POSTPONED: Upcoming Exhibition Features Artwork Developed Through Creative Arts Therapies
THIS EXHIBITION HAS BEEN POSTPONED INCLUDING THE EVENT WITH THE SECOND LADY ORIGINALLY SCHEDULED FOR MARCH 16 Washington, DC—In celebration of Creative Arts Therapies Week, the National Endowment for the Arts is presenting the exhibit Creative Forces: Conquering the Invisible Wounds of War. The exhibit features artwork by active duty military service members and veterans who are current or former patients of art therapy, music therapy, and/or dance/movement therapy. The exhibit runs from March 16-30, 2020 in the Welcome Pavilion at the REACH at the John F. Kennedy Center for the Performing Arts and is free and open to the public. Creative Forces: Conquering the Invisible Wounds of War is presented in partnership with the National Museum of Health and Medicine of the Defense Health Agency and the John F. Kennedy Center for the Performing Arts. It was organized at the request of the Second Lady of the United States Mrs. Karen Pence to commemorate Creative Arts Therapies Week. The featured artworks were made through Creative Forces®, an initiative of the National Endowment for the Arts in partnership with the Departments of Defense and Veterans Affairs. Through this initiative, creative arts therapists work in clinical settings to accelerate healing for military and veteran populations exposed to traumatic brain injuries (TBI), post-traumatic stress (PTS), and other forms of psychological and physical trauma. “We have heard over and over again about how much this initiative has meant to patients and their families, how it has enriched lives by reawakening a sense of meaning and purpose,” said National Endowment for the Arts Chairman Mary Anne Carter. “I hope that this exhibit will inspire new audiences to learn more about how the arts can play a pivotal role in healing, for military populations and beyond.” The exhibit showcases the expressive talents of the active duty service member and veteran artists, and offers insights into the wartime experience. It also includes information, developed through the research component of the Creative Forces initiative, on what is being learned about the physical, emotional, and social impacts of these treatments. Artwork ranges from sculptures and paintings to music and movement. Examples on view include:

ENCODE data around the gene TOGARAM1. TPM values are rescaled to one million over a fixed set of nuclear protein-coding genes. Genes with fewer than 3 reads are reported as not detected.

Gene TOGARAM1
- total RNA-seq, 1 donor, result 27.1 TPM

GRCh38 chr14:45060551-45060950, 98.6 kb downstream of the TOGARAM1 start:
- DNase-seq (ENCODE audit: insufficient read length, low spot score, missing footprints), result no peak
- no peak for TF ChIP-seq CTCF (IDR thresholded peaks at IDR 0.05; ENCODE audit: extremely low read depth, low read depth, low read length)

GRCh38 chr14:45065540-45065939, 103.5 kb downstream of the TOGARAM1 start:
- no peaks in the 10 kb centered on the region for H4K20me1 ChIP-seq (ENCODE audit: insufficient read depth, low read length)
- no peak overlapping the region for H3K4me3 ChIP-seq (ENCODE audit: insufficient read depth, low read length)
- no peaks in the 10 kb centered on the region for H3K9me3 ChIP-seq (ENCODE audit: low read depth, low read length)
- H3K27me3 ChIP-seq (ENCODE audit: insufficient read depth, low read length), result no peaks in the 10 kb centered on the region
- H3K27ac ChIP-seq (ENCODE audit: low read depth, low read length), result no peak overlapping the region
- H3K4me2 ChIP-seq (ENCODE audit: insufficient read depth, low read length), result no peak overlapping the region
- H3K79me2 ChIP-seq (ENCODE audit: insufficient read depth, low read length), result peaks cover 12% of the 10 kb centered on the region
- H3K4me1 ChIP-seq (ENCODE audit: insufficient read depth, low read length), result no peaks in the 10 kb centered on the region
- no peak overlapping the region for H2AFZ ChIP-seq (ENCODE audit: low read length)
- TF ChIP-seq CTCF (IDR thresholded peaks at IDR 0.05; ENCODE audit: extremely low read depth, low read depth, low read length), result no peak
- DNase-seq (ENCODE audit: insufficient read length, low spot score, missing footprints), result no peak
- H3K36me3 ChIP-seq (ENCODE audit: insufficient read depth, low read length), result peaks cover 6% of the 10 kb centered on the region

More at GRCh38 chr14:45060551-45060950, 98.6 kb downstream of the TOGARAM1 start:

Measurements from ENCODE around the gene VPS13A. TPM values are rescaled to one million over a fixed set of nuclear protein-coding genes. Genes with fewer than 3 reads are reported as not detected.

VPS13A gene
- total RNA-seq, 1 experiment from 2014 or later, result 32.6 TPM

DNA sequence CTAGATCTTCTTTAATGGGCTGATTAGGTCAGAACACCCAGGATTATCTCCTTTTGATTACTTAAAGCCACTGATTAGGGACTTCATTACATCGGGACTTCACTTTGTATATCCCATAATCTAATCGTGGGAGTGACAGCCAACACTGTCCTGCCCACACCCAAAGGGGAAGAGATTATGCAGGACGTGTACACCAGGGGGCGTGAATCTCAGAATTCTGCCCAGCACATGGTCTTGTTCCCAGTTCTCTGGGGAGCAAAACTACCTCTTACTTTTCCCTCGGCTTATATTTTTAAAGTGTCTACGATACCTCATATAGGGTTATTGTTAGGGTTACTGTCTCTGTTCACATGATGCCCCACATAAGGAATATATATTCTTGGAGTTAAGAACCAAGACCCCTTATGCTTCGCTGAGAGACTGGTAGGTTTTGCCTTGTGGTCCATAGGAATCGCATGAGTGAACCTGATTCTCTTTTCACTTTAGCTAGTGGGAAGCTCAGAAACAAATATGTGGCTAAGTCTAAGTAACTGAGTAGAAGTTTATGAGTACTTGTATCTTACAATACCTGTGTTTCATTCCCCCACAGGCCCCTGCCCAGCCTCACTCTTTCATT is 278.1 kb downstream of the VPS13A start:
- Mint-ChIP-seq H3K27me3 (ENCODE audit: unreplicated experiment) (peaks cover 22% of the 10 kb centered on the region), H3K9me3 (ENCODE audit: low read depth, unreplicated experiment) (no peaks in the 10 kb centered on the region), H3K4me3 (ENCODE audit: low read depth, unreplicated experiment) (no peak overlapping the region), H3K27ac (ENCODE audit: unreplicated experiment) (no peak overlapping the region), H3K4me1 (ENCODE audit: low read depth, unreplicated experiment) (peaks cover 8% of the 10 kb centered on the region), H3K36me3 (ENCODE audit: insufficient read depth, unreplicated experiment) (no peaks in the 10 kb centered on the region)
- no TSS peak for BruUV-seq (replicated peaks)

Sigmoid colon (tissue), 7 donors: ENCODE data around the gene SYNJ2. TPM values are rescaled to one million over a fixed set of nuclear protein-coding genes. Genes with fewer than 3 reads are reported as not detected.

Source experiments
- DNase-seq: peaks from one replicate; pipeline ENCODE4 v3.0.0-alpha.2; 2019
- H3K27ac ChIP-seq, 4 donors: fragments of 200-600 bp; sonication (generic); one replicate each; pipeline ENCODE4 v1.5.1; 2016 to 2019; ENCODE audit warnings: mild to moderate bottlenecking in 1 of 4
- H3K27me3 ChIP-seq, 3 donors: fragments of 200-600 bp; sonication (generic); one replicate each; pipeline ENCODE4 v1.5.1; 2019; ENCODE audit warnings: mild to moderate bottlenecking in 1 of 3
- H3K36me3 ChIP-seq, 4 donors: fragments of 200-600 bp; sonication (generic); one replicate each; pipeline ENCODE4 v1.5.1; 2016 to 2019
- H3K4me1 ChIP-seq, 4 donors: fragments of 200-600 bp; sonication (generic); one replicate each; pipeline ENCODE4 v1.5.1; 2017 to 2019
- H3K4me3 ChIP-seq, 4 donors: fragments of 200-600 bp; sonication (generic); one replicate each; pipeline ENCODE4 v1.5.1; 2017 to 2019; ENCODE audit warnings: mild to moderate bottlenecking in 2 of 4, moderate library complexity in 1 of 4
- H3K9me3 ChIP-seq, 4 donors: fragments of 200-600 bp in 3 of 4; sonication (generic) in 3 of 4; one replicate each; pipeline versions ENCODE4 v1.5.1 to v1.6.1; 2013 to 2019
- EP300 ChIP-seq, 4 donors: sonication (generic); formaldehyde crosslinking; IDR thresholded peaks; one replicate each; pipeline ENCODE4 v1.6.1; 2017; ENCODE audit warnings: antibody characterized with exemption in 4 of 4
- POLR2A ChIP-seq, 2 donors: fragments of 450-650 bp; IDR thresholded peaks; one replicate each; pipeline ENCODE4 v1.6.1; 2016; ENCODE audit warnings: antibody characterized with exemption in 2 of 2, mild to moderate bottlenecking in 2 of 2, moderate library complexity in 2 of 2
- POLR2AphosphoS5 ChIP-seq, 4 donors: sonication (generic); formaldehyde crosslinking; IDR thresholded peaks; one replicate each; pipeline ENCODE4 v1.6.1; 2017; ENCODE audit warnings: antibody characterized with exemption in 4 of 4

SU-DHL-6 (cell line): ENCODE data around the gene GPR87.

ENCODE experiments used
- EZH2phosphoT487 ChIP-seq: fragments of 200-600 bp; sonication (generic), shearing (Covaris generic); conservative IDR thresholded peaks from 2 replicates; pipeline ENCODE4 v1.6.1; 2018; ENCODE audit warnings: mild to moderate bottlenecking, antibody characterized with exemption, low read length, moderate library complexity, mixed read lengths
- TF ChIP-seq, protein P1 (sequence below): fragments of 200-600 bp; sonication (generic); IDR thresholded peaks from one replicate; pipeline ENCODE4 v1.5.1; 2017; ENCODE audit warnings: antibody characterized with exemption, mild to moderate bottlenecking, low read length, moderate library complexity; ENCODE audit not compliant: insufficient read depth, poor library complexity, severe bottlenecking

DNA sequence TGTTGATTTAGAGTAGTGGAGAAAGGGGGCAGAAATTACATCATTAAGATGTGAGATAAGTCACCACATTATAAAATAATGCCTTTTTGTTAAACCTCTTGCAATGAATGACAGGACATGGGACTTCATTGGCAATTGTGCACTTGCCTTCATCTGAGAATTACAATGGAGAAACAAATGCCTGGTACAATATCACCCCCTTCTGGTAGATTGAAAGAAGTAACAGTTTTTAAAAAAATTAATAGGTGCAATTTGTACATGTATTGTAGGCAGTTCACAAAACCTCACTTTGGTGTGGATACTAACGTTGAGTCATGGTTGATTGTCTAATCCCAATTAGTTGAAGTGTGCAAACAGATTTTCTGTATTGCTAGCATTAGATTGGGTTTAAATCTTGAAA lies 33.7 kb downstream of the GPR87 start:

- Memories Too Painful to Withstand the Light of Day, a woodcarving depicting a wrinkled and terrified face peeking through long fingers. Veteran artist Maj. (ret.) Jeff Hall says of his artmaking including this piece, “Making art without a doubt has worked better for me than any other medication, therapy or activity in helping me find myself again. I can express nightmares in my art and no one is terrified of me. Nobody judges me for feeling weak or depressed.”
- Recording and lyrics for “Bloom Where We are Planted,” an original song inspired by what the service member used to tell his junior marines when they were unsure about the duties that they were assigned in service. The song lyrics reflect the author’s coming out of the darkness of injury and discovering the light of recovery.
- A painting titled Lakota emerged from a hunting trip the service member artist took with Hunting with Heroes. It depicts a serene sunrise over a field with ducks in flight. The service member artist said, “I don’t want to talk about the stuff I’ve seen, I need to talk about painting trees and birds.”